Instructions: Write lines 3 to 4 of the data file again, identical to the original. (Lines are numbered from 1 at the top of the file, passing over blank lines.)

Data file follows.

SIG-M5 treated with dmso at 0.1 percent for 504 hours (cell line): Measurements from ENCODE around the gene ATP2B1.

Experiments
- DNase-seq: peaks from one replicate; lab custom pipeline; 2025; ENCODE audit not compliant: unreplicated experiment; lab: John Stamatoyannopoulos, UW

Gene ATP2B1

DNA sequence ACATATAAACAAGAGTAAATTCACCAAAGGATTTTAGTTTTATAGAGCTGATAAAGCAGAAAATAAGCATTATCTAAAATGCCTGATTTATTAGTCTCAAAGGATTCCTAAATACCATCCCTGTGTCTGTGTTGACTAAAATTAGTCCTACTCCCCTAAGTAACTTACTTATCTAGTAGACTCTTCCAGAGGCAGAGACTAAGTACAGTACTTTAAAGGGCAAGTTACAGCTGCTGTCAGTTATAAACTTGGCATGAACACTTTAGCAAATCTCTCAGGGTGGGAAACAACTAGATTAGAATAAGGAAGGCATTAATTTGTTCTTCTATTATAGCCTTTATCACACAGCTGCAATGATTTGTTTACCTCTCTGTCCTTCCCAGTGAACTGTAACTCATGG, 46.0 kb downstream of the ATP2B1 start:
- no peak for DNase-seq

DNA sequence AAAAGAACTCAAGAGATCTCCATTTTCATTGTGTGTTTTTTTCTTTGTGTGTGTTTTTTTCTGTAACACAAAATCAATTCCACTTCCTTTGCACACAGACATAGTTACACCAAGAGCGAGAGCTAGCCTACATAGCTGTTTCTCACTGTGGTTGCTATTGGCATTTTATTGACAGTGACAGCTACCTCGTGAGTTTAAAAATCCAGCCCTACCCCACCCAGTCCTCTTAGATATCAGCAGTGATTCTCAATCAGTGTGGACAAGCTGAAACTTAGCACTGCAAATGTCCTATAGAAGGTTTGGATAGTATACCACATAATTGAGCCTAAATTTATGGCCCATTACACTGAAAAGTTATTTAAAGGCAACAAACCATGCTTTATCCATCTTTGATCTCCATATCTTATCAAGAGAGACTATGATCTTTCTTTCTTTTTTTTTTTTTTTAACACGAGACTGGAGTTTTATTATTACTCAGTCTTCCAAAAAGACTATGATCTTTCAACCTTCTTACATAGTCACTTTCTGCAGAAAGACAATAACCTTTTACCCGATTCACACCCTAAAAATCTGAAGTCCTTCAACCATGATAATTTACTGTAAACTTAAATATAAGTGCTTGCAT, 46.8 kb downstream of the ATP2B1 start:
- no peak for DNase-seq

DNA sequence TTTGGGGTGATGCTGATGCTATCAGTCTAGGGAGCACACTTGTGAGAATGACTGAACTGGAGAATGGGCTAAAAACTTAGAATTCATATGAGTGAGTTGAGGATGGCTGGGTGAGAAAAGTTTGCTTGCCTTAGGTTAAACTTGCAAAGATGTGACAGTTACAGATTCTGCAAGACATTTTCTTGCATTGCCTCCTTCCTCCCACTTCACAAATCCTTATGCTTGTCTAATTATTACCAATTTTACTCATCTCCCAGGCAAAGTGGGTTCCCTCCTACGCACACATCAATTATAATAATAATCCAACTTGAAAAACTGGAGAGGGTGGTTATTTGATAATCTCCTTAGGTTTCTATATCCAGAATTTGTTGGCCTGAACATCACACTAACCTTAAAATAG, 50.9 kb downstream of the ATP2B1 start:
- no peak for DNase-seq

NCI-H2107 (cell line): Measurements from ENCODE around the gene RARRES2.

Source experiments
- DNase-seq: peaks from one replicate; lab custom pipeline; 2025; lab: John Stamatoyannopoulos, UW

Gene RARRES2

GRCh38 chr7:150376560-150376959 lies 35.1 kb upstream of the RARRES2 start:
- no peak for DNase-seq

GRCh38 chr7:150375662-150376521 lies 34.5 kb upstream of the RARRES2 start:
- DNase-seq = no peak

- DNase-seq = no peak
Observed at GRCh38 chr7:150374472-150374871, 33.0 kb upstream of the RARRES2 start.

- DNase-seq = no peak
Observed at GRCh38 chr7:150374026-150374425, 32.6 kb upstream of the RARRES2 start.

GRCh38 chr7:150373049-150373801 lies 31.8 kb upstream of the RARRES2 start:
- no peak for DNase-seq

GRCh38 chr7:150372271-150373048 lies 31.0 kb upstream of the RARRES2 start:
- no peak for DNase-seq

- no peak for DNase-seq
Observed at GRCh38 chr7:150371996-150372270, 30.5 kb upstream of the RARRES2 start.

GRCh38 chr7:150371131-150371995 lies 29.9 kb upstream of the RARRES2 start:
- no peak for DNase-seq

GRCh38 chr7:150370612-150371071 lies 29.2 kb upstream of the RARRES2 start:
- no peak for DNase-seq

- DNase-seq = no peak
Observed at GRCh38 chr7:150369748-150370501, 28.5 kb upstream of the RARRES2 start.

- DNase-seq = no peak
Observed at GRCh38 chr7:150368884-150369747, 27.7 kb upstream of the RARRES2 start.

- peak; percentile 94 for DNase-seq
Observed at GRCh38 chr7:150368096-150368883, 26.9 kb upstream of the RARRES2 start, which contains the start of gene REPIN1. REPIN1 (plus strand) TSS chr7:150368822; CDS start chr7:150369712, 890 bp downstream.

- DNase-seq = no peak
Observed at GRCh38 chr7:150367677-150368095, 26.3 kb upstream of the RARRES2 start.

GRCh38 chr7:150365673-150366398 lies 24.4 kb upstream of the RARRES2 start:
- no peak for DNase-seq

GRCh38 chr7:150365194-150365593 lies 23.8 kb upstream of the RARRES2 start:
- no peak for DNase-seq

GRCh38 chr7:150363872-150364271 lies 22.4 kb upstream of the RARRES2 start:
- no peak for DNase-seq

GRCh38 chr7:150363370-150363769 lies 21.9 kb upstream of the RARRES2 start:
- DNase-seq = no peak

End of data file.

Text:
- DNase-seq: peaks from one replicate; lab custom pipeline; 2025; ENCODE audit not compliant: unreplicated experiment; lab: John Stamatoyannopoulos, UW

Gene ATP2B1